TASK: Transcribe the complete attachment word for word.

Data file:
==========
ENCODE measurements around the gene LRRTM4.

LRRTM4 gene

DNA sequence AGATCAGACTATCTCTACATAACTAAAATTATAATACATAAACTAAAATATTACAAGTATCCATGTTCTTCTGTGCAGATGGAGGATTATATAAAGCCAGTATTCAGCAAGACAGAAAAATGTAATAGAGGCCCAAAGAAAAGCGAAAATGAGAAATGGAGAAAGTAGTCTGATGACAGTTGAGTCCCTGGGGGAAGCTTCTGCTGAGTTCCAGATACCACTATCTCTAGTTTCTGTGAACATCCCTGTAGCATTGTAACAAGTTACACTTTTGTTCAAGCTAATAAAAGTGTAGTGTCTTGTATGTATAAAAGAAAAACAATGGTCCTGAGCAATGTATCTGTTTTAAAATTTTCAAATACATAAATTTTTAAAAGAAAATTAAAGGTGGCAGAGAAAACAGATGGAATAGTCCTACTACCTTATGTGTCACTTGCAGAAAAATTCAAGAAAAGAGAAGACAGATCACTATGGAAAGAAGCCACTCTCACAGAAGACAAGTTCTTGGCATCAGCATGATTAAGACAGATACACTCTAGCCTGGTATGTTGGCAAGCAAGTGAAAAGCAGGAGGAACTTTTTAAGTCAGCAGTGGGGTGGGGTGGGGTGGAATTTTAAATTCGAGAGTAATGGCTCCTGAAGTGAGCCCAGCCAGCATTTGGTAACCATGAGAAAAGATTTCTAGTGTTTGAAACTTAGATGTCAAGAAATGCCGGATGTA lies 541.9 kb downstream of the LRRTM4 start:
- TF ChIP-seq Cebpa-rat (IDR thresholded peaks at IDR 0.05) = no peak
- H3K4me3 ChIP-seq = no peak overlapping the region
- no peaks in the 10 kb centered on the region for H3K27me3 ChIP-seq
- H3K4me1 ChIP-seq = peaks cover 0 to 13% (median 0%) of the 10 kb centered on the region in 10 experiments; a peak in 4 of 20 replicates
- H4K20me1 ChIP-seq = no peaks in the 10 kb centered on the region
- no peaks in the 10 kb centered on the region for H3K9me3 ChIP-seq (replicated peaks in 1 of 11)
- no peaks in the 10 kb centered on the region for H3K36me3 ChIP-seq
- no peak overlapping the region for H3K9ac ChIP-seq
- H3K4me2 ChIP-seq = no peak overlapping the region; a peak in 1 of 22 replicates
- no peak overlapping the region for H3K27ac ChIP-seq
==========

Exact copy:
ENCODE measurements around the gene LRRTM4.

LRRTM4 gene

DNA sequence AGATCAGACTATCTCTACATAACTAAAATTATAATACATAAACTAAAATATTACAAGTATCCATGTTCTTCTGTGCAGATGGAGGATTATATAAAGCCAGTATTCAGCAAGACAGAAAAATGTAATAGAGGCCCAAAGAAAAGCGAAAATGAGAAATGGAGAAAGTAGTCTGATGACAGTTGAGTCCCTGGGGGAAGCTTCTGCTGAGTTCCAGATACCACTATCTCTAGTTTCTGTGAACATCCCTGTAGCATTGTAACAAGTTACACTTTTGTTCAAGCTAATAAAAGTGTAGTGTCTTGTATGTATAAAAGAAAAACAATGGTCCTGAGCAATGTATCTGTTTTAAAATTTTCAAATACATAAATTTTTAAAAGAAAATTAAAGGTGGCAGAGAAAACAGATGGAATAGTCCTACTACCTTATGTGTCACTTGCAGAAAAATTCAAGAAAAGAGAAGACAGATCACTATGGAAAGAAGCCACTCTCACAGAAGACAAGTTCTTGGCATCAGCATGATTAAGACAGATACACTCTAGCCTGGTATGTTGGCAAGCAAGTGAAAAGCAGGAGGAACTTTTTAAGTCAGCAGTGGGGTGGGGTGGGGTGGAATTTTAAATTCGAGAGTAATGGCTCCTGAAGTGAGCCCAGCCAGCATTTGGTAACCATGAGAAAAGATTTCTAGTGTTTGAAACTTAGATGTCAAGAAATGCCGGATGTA lies 541.9 kb downstream of the LRRTM4 start:
- TF ChIP-seq Cebpa-rat (IDR thresholded peaks at IDR 0.05) = no peak
- H3K4me3 ChIP-seq = no peak overlapping the region
- no peaks in the 10 kb centered on the region for H3K27me3 ChIP-seq
- H3K4me1 ChIP-seq = peaks cover 0 to 13% (median 0%) of the 10 kb centered on the region in 10 experiments; a peak in 4 of 20 replicates
- H4K20me1 ChIP-seq = no peaks in the 10 kb centered on the region
- no peaks in the 10 kb centered on the region for H3K9me3 ChIP-seq (replicated peaks in 1 of 11)
- no peaks in the 10 kb centered on the region for H3K36me3 ChIP-seq
- no peak overlapping the region for H3K9ac ChIP-seq
- H3K4me2 ChIP-seq = no peak overlapping the region; a peak in 1 of 22 replicates
- no peak overlapping the region for H3K27ac ChIP-seq